UP FOR AUCTION
Copyright 2002 www.theherald.co.uk
[ January 10th 2002 ]
propped up James Bond, Harry Potter and Kate Winslet.
Now they are to stand alone in the biggest movie
memorabilia auction. More than £1m worth of props
used in some of the most famous films of the past
50 years - including the globe from Harry Potter
and the Philosopher's Stone, ornaments which decorated
M's office in several 007 films, and the coffin
and skeleton from the opening sequence of the
Rocky Horror Picture Show - are to be sold in
are among more than 1500 objects being offered
by the Ken Paul props company. Other recognisable
pieces include the cuckoo clock which puzzled
the natives in Out of Africa; a carved wooden
Buddha used in Carry On Up the Khyber, Tomb Raider
and Blade 2; the tortoiseshell hand mirror used
by Kate Winslet in Titanic; and Nicole Kidman's
snake candelabra from Portrait of a Lady.
anyone hoping to buy a major prop for the price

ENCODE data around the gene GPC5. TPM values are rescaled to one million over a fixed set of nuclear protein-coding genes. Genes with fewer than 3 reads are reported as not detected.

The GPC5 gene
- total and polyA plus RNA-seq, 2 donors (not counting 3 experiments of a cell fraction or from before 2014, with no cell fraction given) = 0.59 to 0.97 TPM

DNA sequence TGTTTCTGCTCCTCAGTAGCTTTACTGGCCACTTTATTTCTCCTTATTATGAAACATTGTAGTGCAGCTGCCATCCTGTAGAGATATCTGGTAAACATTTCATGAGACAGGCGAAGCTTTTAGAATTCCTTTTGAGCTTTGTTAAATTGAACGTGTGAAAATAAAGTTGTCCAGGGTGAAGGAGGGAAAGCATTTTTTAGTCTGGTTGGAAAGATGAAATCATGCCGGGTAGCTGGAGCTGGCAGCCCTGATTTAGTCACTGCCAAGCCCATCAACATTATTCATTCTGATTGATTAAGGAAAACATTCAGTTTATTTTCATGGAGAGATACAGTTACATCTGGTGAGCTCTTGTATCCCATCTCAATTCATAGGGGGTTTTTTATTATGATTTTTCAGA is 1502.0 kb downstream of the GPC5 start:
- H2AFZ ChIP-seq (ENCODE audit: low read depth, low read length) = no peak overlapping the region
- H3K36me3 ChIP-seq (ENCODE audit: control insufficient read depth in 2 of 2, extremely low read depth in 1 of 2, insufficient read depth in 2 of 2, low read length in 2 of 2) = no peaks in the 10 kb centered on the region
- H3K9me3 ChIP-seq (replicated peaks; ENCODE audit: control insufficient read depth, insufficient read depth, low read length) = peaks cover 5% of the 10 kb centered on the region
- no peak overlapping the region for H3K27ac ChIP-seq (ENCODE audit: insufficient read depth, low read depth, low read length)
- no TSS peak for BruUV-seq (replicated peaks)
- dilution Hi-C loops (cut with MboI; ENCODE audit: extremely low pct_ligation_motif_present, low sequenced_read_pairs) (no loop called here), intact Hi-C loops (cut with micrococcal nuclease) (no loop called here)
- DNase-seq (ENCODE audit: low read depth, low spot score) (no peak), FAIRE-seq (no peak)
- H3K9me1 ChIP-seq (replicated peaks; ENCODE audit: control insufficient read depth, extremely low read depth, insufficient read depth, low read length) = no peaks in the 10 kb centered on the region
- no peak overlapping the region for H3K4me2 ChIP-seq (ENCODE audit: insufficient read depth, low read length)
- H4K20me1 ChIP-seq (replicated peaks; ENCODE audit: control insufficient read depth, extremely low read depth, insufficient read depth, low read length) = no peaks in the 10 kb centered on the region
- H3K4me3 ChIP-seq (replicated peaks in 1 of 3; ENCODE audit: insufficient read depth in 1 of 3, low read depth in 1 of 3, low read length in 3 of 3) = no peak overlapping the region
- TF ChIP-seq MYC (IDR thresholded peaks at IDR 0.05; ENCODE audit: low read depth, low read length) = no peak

of a cheap ticket in the back row, might be disappointed.
The Harry Potter globe is expected to fetch up
to £15,000, while a silver ship model from M's
office is estimated at £5000 to £7000. The Carry
On Buddha could make more than £10,000, although
less iconic objects may fetch no more than £100.
firm, based in Hampstead, north London, was set
up in 1946 by the late Ken Paul, an antiques dealer
whose circle of friends included actors, designers
and film workers. One art director friend suggested
using some of Mr Paul's antiques as props in The
Elusive Pimpernel, starring David Niven.
subsequently became established as a supplier
of quality props and enjoyed lucrative relationships
with the makers of the Carry On films and the
James Bond movies, which lasted for more than
20 years. His daughter, Christine, joined the
firm in the early 1980s and took over running
it with her sister after their father's death
in 1989. She has now decided to retire and is
selling the props at the three-day Sotheby's auction
in London, starting on March 13.
said: "We have supplied props for literally thousands
of sets. There's barely been a film made here
during the past 50 years which has not had our
stuff in it."